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Case Reports in Pathology
Volume 2016 (2016), Article ID 4294729, 5 pages
http://dx.doi.org/10.1155/2016/4294729
Case Report

Unusual Case of a Proptosed Eye: Isolated Right Maxillary Neurofibroma

Department of ENT, Royal Gwent Hospital, Cardiff Road, Newport NP20 2UB, UK

Received 24 July 2016; Revised 30 August 2016; Accepted 31 August 2016

Academic Editor: Piero Tosi

Copyright © 2016 Darren Yap et al. This is an open access article distributed under the Creative Commons Attribution License, which permits unrestricted use, distribution, and reproduction in any medium, provided the original work is properly cited.

Abstract

Neurofibroma is a slow growing benign tumour of the peripheral nerve sheath which is frequently associated with neurofibromatosis type 1 (Prakash et al., 2014). Isolated solitary occurrence of neurofibroma in the maxillary sinus is rare with only 29 reported cases in the literature. We present a rare case of a 70-year-old gentleman who was referred to ENT with a right maxillary sinus neurofibroma with extension into the right inferior orbit. He has significant proptosis, ptosis, and limitation in abduction of the right eye. He has a complicated past history of multiple neurofibromas which were completely excised. Craniofacial MRI shows a large mass filling the right maxillary antrum extending anteriorly into subcutaneous tissue towards nasal ala and posterolaterally into inferior temporal fossa and superiorly into orbit and cavernous sinus involvement. Biopsy of the right maxillary mass revealed cellular spindle cell tumour with wavy collagen bundles within myxoid stroma which is consistent with a neurofibroma. Patient’s case was discussed in the skull-base MDT and he has been referred to a specialist center for surgical removal of the neurofibroma with reconstructive surgery. Despite the rarity of this disease, otorhinolaryngologist should consider a possibility of neurofibroma of the paranasal sinuses.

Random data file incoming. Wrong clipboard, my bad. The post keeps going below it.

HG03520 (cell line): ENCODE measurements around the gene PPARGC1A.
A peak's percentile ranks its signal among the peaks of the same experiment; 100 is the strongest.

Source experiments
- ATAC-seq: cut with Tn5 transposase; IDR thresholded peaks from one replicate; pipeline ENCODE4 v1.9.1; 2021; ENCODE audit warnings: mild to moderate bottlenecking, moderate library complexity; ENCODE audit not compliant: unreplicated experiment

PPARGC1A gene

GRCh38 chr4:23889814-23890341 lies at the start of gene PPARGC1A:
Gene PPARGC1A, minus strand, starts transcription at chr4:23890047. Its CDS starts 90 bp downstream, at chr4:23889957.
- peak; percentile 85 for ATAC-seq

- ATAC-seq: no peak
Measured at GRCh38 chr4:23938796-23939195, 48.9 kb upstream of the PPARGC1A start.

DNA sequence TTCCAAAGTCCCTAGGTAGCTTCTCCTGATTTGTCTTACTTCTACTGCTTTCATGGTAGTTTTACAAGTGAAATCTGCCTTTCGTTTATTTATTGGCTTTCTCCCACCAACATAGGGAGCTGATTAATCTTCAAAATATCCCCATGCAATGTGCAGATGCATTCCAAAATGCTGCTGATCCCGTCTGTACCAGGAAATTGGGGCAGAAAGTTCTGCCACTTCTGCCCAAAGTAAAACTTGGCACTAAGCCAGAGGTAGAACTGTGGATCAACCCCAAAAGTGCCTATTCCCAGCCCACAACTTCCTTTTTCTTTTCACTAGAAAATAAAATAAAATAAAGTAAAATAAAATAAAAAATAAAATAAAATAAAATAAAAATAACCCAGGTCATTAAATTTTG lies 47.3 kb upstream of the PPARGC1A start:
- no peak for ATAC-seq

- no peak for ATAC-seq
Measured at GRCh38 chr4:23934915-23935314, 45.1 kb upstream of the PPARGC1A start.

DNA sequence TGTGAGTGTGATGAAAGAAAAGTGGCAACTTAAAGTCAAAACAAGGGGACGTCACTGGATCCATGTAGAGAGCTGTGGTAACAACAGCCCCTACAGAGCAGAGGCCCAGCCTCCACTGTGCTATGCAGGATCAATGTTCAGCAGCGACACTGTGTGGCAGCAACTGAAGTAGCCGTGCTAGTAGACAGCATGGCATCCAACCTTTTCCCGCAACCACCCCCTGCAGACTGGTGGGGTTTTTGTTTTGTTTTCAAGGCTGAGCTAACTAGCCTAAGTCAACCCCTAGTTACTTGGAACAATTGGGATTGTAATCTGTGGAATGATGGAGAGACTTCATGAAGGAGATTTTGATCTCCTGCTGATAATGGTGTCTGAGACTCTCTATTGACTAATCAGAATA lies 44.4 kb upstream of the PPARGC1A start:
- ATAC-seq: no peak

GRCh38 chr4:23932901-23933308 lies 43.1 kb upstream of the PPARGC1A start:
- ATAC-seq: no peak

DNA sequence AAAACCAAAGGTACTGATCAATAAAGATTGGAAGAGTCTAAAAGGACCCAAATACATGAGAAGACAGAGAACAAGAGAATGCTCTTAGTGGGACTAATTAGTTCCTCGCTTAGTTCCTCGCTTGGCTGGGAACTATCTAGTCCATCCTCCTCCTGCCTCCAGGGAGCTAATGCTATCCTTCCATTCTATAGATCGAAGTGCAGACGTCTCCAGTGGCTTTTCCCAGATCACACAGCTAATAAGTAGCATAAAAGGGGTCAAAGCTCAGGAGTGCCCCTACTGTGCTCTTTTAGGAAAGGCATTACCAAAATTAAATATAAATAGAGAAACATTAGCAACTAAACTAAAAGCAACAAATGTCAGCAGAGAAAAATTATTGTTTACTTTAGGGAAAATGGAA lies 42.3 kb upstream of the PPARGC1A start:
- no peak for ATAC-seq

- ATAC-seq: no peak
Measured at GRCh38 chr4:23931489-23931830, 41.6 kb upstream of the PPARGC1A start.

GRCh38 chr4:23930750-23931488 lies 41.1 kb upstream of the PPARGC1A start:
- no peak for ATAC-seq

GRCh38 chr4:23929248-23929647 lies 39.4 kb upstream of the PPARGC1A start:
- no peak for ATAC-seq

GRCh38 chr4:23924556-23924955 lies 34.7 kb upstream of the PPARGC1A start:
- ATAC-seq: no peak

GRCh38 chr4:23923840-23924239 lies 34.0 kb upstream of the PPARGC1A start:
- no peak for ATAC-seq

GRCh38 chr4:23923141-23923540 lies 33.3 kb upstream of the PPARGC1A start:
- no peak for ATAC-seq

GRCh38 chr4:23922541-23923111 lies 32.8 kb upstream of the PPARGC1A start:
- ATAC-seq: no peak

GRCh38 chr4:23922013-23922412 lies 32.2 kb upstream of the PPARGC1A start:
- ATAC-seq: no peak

1. Introduction

Neurofibroma (NF) is a benign slow growing tumour of the peripheral nerve sheath. It may occur as an isolated sporadic lesion or may be associated with neurofibromatosis type 1, which is also known as von Recklinghausen’s disease. Neurofibroma of the maxillary sinus is an exceedingly rare tumour. We report a case of right maxillary sinus neurofibroma and literature review of this rare condition.

2. Case

We present a case of 70-year-old gentleman who was referred to the ENT department with a one-year history of right maxillary sinus mass. He presented with significant proptosis, ptosis, and limitation in abduction of the right eye. He also complained of right sided facial pain with no history of epistaxis or nasal congestion.

Patient has a past medical history of multiple neurofibromas which had been excised. He is otherwise fit and healthy.

Craniofacial MRI scan has shown a large lesion within the maxillary sinus itself which completely fills and extends into the inferior orbit, cavernous sinus, and pterygopalatine fossa as shown in Figures 1 and 2.

Figure 1: Axial MRI showing lobulated mass in the right maxillary antrum extending anteriorly into the subcutaneous tissue of the cheek and posteriorly into the infratemporal fossa.
Figure 2: Postgadolinium MRI coronal sequence showing superior extension into the right orbit.